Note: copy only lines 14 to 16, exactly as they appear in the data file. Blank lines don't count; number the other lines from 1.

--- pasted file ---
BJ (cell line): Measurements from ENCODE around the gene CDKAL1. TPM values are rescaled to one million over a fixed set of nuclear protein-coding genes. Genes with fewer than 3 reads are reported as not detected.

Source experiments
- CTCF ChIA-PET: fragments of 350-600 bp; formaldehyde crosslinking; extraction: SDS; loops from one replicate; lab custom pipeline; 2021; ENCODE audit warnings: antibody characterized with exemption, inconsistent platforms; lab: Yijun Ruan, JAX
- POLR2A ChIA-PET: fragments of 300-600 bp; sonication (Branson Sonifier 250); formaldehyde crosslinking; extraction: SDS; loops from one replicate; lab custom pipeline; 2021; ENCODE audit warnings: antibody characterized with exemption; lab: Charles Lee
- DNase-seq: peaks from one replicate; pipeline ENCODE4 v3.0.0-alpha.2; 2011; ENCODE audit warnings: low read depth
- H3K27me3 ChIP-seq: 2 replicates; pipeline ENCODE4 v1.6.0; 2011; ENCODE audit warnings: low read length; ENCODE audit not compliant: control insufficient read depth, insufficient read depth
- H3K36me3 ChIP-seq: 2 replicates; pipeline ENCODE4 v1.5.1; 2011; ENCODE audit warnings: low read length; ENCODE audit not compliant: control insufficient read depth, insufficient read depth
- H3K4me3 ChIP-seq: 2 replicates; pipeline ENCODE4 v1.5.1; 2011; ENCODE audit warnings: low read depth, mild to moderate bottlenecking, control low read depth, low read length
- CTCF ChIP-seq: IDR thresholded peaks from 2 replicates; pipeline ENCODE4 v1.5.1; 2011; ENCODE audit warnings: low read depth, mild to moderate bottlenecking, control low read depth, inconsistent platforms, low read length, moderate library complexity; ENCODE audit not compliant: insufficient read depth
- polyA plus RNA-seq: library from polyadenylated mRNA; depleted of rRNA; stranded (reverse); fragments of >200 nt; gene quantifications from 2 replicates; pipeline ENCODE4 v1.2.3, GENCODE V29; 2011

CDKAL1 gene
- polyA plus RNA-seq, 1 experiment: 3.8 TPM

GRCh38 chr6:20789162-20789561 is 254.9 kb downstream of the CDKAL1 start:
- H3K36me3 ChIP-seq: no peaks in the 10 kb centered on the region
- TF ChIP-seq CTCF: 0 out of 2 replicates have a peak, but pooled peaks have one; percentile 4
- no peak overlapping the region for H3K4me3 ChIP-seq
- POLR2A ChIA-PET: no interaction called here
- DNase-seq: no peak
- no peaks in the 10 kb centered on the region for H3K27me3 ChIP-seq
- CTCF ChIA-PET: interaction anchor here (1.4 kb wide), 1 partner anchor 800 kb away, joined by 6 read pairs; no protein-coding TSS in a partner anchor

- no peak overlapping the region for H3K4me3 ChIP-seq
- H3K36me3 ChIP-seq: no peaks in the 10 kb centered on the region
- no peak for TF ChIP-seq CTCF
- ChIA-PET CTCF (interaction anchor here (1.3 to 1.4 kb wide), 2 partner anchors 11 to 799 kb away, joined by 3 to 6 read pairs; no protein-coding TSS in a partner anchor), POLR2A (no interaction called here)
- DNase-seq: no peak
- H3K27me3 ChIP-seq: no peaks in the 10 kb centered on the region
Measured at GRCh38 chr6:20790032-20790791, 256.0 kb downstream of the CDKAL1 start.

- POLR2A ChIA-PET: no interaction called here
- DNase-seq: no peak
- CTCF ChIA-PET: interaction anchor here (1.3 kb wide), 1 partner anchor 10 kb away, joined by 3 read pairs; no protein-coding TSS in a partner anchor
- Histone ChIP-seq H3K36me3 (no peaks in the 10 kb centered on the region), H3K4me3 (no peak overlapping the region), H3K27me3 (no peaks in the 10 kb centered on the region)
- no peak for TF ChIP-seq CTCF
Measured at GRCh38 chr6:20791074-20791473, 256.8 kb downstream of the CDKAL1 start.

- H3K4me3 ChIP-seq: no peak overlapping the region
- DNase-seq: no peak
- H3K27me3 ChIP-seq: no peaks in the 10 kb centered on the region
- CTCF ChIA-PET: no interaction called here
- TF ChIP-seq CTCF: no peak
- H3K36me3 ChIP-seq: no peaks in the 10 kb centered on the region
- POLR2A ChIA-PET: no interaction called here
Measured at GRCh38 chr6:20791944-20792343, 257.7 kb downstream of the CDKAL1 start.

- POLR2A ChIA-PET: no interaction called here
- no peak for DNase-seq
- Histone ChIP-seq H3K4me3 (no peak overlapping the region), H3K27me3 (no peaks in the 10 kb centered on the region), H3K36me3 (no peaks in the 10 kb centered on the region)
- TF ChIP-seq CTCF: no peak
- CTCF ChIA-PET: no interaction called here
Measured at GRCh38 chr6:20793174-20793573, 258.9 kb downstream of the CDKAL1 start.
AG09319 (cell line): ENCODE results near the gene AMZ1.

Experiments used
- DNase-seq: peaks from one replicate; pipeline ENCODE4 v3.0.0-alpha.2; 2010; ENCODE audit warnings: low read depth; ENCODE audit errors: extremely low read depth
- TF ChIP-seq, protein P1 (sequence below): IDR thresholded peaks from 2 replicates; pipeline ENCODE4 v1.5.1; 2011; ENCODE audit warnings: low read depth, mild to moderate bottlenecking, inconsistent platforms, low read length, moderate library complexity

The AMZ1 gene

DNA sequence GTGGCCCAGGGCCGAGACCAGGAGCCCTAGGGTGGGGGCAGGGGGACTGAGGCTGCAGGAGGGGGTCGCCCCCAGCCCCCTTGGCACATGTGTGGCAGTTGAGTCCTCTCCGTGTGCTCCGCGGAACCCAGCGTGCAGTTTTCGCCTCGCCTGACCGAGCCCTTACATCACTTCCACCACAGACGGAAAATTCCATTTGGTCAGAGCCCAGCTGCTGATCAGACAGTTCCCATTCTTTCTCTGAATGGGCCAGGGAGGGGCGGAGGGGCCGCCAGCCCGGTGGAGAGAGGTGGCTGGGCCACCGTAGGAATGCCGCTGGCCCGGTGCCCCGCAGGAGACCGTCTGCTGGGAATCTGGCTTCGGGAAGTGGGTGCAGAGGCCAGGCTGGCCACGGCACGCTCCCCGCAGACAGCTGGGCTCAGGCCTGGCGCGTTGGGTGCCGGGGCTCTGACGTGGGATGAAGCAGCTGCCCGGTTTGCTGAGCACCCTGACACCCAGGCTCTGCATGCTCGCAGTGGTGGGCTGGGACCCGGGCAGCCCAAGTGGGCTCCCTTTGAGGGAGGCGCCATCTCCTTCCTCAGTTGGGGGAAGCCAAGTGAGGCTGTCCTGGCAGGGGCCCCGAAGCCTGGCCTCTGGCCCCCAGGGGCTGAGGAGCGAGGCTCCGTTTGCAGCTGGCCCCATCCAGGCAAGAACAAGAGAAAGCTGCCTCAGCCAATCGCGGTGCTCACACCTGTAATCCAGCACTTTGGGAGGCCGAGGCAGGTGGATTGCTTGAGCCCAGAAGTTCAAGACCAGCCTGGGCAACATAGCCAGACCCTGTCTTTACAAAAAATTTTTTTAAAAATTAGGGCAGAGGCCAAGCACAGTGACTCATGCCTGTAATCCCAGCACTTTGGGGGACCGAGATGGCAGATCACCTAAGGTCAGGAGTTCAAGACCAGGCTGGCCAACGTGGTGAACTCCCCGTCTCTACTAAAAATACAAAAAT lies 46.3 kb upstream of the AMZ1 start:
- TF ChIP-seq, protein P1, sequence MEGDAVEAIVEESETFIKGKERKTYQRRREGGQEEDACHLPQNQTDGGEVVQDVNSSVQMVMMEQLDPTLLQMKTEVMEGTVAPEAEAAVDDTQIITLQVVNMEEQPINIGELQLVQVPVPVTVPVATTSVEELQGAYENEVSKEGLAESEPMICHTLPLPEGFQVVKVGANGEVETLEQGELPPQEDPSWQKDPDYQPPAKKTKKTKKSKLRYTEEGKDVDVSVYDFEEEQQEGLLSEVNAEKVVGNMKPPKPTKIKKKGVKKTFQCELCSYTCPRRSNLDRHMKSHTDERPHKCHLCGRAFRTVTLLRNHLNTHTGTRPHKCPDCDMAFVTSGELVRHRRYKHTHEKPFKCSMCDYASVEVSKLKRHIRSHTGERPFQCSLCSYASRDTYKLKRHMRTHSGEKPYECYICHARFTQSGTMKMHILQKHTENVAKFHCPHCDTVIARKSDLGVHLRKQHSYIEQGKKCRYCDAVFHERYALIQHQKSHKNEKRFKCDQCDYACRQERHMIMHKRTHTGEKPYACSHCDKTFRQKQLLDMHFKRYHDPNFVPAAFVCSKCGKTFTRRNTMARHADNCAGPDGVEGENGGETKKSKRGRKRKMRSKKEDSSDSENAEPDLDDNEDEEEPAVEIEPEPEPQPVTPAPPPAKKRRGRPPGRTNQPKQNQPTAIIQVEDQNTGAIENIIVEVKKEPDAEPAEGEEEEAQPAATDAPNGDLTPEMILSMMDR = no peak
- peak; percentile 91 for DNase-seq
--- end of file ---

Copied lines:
- H3K36me3 ChIP-seq: no peaks in the 10 kb centered on the region
- TF ChIP-seq CTCF: 0 out of 2 replicates have a peak, but pooled peaks have one; percentile 4
- no peak overlapping the region for H3K4me3 ChIP-seq